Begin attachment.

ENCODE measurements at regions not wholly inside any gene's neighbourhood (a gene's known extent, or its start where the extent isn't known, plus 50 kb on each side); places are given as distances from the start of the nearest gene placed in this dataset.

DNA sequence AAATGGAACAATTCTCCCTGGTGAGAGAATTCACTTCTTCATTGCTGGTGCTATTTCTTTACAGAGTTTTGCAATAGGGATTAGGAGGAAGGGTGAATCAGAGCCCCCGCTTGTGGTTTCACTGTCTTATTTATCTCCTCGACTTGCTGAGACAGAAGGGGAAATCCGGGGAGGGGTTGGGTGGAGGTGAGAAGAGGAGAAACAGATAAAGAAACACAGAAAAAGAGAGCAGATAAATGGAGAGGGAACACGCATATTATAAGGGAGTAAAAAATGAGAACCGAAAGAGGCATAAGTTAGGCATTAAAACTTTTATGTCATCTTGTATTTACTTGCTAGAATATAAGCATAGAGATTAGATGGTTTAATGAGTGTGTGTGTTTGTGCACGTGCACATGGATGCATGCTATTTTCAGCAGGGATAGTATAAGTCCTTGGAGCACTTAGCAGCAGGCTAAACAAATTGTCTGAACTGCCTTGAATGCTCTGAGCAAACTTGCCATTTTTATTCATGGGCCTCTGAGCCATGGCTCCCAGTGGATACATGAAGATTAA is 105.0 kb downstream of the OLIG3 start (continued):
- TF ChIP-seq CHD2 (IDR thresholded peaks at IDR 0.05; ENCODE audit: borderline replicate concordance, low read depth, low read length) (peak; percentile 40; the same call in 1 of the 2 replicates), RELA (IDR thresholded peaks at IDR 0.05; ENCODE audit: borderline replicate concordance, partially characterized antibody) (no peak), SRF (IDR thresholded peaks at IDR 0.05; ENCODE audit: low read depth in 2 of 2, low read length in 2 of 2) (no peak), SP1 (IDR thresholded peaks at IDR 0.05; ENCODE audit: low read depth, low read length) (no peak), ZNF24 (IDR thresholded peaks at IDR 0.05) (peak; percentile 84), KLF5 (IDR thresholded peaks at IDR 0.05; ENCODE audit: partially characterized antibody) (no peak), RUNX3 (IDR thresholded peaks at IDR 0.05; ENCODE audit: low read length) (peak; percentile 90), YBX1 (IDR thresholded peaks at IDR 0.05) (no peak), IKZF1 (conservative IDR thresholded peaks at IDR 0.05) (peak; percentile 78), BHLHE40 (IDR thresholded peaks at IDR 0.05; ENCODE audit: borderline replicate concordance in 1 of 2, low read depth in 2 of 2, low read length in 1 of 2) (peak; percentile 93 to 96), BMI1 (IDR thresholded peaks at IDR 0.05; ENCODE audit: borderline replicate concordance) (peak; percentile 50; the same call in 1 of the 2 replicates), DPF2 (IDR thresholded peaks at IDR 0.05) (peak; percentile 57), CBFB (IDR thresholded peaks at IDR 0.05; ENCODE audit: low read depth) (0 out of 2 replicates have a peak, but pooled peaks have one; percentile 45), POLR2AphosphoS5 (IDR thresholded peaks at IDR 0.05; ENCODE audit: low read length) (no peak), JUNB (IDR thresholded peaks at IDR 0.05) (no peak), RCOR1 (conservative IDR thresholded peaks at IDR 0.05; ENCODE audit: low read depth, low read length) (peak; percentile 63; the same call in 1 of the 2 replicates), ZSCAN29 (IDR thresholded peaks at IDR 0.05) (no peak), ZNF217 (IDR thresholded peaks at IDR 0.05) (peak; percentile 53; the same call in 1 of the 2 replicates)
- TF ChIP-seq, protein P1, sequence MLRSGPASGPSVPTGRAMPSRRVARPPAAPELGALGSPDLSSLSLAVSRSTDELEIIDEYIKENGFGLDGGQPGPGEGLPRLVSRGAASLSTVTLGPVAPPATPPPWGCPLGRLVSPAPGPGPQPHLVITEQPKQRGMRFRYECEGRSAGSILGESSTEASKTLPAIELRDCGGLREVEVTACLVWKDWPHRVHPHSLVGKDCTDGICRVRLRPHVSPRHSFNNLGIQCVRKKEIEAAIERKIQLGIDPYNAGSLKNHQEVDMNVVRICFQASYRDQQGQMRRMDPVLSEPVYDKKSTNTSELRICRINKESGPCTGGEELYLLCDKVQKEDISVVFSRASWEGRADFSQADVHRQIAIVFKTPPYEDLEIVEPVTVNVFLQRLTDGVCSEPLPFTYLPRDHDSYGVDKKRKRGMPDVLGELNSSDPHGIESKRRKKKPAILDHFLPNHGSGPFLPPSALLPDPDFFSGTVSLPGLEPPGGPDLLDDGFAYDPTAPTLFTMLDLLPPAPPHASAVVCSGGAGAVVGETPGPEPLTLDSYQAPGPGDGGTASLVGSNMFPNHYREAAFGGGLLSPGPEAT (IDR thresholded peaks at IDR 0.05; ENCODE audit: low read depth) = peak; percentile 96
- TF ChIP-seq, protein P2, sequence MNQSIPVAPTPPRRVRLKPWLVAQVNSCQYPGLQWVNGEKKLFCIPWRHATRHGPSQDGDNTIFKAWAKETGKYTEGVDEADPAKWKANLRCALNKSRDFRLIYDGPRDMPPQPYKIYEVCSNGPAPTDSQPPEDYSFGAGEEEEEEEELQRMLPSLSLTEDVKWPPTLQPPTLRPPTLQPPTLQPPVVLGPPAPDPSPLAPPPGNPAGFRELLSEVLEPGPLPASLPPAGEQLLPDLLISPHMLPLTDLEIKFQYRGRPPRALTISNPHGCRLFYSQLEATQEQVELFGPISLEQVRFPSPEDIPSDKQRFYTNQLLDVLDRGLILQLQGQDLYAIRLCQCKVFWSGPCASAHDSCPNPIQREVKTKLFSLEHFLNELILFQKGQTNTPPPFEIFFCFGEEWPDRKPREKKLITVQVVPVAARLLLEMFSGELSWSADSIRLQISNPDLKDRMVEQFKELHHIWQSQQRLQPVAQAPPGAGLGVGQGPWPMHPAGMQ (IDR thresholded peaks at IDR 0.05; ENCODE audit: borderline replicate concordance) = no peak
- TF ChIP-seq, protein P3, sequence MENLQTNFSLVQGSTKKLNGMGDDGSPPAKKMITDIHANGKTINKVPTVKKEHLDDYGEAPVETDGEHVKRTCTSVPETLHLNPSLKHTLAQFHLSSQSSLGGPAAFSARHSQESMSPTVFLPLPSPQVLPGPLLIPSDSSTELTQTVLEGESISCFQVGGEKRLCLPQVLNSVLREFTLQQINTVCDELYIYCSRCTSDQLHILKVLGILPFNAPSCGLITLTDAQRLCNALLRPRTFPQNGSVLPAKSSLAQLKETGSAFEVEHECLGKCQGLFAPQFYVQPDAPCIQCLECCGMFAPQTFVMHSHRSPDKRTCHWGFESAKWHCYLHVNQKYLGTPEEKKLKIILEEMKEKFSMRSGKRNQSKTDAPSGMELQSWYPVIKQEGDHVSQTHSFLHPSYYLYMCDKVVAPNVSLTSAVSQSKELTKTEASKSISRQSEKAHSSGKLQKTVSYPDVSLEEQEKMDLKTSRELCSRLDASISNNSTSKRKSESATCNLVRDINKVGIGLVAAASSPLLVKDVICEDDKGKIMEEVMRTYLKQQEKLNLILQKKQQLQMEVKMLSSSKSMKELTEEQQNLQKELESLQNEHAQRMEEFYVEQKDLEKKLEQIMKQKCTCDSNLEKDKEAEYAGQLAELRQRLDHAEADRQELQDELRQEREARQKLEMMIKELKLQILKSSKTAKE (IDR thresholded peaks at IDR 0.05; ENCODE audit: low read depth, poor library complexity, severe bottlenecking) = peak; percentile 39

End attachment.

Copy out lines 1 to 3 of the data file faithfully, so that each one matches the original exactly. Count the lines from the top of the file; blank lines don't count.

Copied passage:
ENCODE measurements at regions not wholly inside any gene's neighbourhood (a gene's known extent, or its start where the extent isn't known, plus 50 kb on each side); places are given as distances from the start of the nearest gene placed in this dataset.

DNA sequence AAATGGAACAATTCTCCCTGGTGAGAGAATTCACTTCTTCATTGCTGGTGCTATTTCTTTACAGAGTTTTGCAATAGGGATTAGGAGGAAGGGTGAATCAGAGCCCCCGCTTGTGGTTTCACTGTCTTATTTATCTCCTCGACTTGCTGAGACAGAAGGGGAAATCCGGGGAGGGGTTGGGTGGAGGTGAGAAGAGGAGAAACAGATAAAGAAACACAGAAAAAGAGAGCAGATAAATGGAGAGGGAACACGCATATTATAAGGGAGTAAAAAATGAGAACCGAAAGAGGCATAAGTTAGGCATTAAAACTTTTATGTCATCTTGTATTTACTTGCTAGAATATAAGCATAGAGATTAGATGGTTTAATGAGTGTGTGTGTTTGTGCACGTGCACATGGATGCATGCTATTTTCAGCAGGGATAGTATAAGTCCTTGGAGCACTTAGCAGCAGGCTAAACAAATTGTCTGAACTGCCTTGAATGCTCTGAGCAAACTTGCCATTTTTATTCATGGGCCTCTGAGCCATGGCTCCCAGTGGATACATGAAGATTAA is 105.0 kb downstream of the OLIG3 start (continued):
- TF ChIP-seq CHD2 (IDR thresholded peaks at IDR 0.05; ENCODE audit: borderline replicate concordance, low read depth, low read length) (peak; percentile 40; the same call in 1 of the 2 replicates), RELA (IDR thresholded peaks at IDR 0.05; ENCODE audit: borderline replicate concordance, partially characterized antibody) (no peak), SRF (IDR thresholded peaks at IDR 0.05; ENCODE audit: low read depth in 2 of 2, low read length in 2 of 2) (no peak), SP1 (IDR thresholded peaks at IDR 0.05; ENCODE audit: low read depth, low read length) (no peak), ZNF24 (IDR thresholded peaks at IDR 0.05) (peak; percentile 84), KLF5 (IDR thresholded peaks at IDR 0.05; ENCODE audit: partially characterized antibody) (no peak), RUNX3 (IDR thresholded peaks at IDR 0.05; ENCODE audit: low read length) (peak; percentile 90), YBX1 (IDR thresholded peaks at IDR 0.05) (no peak), IKZF1 (conservative IDR thresholded peaks at IDR 0.05) (peak; percentile 78), BHLHE40 (IDR thresholded peaks at IDR 0.05; ENCODE audit: borderline replicate concordance in 1 of 2, low read depth in 2 of 2, low read length in 1 of 2) (peak; percentile 93 to 96), BMI1 (IDR thresholded peaks at IDR 0.05; ENCODE audit: borderline replicate concordance) (peak; percentile 50; the same call in 1 of the 2 replicates), DPF2 (IDR thresholded peaks at IDR 0.05) (peak; percentile 57), CBFB (IDR thresholded peaks at IDR 0.05; ENCODE audit: low read depth) (0 out of 2 replicates have a peak, but pooled peaks have one; percentile 45), POLR2AphosphoS5 (IDR thresholded peaks at IDR 0.05; ENCODE audit: low read length) (no peak), JUNB (IDR thresholded peaks at IDR 0.05) (no peak), RCOR1 (conservative IDR thresholded peaks at IDR 0.05; ENCODE audit: low read depth, low read length) (peak; percentile 63; the same call in 1 of the 2 replicates), ZSCAN29 (IDR thresholded peaks at IDR 0.05) (no peak), ZNF217 (IDR thresholded peaks at IDR 0.05) (peak; percentile 53; the same call in 1 of the 2 replicates)